29 Jun 2021 10:58 AM GMT
"Case where gravity of offence alleged against an accused is severe, the bail cannot be granted only on the ground of long incarceration," observed the Jammu and Kashmir High Court. Holding thus, it refused to enlarge on bail a murder accused incarcerated pending trial since December 2012. A Single Bench of Justice Sanjay Dhar noted that some delay in completion of the trial has...
"Case where gravity of offence alleged against an accused is severe, the bail cannot be granted only on the ground of long incarceration," observed the Jammu and Kashmir High Court.
Holding thus, it refused to enlarge on bail a murder accused incarcerated pending trial since December 2012.
A Single Bench of Justice Sanjay Dhar noted that some delay in completion of the trial has taken place on account of restrictions in physical hearing of cases due to COVID-19 pandemic but that is an eventuality beyond the control of everybody and the same cannot be the sole ground for enlarging an accused on bail, particularly in a heinous offence like murder.
"in a case where a person is alleged to be involved in a offence punishable with death sentence or imprisonment for life, he cannot be released on bail if there appear reasonable grounds for believing that he has been guilty of such an offence."
The Petitioner in this case was incarcerated since 31st December, 2012 for allegedly committing an offence under Section 302 of RPC. He was charged by the Trail Court in February 2014 and subsequent developments pertaining to impleadment of more persons as accused led to stay of Trial by the Supreme Court in December 2016. Thus, for almost three years, the trial in the case remained stalled.
Consequently, the Court noted that the prosecution evidence in the case is yet to be completed.
Senior Advocate RS Thakur appearing for the Petitioner submitted that the delay in completion of trial is solely attributable to the prosecution as well as to the complainant party and for this, he cannot be made a scapegoat.
He also sought bail on merits claiming that, whatever evidence has been recorded by the prosecution in the case so far, the same does not even, prima facie, show the involvement of the petitioner in the alleged crime as the evidence recorded so far is contradictory and unreliable.
AAG Aseem Sawhney contended that the delay in completion of prosecution evidence is not attributable to prosecution as the trial of the case remained stayed for quite some time due to the orders of the High Court and the Supreme Court.
The High Court opined that nature of accusation and the severity of punishment in case of conviction has to be kept in mind before granting bail.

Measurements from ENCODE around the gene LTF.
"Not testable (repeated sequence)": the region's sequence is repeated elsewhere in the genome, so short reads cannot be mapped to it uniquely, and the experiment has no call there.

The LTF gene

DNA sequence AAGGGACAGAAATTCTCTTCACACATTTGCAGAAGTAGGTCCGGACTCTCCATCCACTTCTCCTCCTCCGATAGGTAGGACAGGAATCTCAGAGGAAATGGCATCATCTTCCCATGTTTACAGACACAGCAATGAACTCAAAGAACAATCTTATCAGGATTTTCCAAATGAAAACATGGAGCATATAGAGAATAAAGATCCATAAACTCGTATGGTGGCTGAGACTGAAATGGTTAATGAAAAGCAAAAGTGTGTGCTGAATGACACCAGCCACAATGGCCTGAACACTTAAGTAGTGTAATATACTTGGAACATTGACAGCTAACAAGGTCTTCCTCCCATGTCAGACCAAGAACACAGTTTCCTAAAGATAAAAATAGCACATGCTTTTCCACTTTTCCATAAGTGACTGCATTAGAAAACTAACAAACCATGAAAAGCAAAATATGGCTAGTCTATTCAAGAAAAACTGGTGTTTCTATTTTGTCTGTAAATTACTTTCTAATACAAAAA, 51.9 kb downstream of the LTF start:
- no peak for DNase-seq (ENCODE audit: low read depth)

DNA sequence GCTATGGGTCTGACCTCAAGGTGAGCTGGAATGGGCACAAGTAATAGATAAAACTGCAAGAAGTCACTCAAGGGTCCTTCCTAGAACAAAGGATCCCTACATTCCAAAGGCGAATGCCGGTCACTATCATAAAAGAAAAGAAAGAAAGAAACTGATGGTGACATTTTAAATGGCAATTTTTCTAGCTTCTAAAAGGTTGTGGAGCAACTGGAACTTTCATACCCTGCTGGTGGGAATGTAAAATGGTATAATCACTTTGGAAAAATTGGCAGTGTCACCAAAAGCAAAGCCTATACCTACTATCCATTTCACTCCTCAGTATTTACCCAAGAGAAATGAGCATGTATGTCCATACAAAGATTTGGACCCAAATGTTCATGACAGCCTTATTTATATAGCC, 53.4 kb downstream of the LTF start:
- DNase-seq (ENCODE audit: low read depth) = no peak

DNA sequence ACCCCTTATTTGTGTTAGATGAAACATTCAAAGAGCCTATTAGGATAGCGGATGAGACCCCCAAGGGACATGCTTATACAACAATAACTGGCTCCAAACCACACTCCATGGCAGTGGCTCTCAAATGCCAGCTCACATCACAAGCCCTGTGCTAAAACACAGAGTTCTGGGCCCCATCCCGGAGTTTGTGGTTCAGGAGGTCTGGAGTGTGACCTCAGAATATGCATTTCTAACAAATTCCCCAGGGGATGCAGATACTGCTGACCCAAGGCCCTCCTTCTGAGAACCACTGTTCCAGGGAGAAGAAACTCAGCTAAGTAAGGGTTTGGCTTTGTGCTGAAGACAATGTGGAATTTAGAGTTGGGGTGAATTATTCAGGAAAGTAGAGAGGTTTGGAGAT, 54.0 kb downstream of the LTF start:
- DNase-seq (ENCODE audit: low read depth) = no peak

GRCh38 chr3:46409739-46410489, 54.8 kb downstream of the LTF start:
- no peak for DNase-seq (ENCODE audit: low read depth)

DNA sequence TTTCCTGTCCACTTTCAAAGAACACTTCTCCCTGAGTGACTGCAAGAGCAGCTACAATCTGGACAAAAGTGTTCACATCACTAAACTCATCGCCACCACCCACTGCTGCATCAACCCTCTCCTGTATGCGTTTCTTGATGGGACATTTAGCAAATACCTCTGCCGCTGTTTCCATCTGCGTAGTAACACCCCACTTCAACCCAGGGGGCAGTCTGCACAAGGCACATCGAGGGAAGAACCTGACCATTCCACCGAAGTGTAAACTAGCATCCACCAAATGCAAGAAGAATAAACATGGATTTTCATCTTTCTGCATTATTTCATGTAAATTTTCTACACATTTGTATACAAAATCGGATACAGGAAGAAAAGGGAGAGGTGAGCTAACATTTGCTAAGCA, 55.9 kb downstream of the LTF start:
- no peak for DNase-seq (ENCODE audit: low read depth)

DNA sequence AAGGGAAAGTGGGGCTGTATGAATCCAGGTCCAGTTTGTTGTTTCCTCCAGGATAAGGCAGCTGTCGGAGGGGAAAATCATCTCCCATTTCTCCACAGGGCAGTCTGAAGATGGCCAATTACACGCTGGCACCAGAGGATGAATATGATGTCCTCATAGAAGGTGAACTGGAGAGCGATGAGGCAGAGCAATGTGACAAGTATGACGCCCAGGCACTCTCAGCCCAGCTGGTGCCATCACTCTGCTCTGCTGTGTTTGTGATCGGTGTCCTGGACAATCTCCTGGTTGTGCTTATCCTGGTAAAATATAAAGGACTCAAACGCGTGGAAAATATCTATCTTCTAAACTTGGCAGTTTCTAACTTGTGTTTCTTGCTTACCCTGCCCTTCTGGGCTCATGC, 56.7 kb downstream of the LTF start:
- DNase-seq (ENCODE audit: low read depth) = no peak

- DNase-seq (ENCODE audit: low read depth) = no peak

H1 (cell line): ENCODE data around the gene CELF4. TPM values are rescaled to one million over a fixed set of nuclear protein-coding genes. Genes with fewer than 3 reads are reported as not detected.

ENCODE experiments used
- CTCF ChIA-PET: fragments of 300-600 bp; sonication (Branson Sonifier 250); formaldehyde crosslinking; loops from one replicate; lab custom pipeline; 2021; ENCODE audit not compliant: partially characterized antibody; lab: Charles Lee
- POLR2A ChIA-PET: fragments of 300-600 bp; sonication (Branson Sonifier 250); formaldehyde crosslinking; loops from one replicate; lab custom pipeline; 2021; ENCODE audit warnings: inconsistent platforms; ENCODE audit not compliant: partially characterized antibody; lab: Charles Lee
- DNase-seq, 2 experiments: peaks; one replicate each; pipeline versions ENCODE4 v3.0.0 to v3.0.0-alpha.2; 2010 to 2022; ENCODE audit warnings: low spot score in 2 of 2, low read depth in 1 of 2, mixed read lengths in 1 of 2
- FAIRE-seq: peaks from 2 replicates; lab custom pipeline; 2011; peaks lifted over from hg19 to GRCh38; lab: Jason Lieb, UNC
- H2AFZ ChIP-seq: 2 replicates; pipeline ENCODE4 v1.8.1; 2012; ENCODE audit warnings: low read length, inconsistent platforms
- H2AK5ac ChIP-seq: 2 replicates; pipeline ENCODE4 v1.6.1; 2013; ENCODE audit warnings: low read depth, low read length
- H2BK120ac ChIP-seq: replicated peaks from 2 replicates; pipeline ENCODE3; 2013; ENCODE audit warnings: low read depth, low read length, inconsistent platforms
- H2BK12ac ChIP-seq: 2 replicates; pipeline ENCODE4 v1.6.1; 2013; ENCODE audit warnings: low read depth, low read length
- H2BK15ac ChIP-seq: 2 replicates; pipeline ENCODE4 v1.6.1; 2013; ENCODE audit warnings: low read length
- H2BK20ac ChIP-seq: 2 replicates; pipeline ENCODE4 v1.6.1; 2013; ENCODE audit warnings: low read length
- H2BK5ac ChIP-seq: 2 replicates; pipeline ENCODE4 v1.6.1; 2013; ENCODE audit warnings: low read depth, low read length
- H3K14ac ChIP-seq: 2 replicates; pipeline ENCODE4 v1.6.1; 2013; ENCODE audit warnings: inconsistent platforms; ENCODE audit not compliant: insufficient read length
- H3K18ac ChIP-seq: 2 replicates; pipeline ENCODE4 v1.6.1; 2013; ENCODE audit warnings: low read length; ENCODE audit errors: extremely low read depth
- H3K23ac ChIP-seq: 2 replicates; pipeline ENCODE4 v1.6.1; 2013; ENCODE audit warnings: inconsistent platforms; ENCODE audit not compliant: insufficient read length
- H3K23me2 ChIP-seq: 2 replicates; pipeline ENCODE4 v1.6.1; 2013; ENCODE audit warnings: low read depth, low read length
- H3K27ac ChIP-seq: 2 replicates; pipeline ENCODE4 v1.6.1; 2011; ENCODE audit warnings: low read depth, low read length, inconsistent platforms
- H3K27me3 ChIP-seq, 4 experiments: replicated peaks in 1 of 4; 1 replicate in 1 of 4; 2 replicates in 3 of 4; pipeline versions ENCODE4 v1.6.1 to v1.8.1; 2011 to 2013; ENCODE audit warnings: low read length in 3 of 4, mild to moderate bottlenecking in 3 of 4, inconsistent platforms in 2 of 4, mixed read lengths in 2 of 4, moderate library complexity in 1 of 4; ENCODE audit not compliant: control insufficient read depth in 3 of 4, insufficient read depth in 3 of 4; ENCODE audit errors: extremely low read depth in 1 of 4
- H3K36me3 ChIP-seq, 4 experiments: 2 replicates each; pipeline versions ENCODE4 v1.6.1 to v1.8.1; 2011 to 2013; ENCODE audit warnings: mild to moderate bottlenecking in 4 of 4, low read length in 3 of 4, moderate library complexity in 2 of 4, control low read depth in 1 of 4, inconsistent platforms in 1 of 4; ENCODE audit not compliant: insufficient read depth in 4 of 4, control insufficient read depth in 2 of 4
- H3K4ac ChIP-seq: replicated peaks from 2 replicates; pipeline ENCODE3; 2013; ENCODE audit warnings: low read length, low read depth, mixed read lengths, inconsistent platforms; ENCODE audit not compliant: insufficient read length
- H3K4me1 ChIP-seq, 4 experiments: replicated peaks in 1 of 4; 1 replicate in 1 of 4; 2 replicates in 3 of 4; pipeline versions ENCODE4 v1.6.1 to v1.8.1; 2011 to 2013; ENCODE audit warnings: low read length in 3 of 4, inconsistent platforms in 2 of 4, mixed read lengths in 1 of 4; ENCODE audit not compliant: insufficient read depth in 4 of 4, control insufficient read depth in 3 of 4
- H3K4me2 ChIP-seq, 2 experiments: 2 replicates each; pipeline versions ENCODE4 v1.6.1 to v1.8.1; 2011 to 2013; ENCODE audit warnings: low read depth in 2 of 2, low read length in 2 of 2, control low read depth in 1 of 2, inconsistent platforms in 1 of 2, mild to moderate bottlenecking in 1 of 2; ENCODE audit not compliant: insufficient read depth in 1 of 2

In this backdrop it observed,
"The statements of prosecution witnesses, which have been referred to by learned counsel for the petitioner, reveal that, prima facie, they have supported the prosecution case. It is not a case where these witnesses have turned hostile or that they have stated something which is absolutely and diagonally opposite to what prosecution has alleged in the charge sheet."
"A meticulous or detailed examination of the statements of aforesaid prosecution witnesses may or may not bring out inconsistencies and contradictions in their statements on vital aspects of the case but this is not the stage for this Court to undertake such an exercise as the same would amount to prejudging merits of the case.
However, one thing is clear that there is, prima facie, evidence on record in the form of statements of witnesses recorded by the prosecution so far and the statements of witnesses recorded during investigation, which are yet to be produced before the trial court, that the petitioner is, prima facie, involved in the commission of alleged crime. So there is absolutely no scope for this Court to enlarge the petitioner on bail on merits."
The Court also clarified that the delay in trial was not because of fault of the prosecution but because of the reasons for which no body can be blamed.
Furthermore, the Bench noted that no fresh grounds have emerged in the case for the High Court to take a different view from the one taken by the Trial Court on the question of bail.
Case Title: Sohan Singh v. UT of J&K
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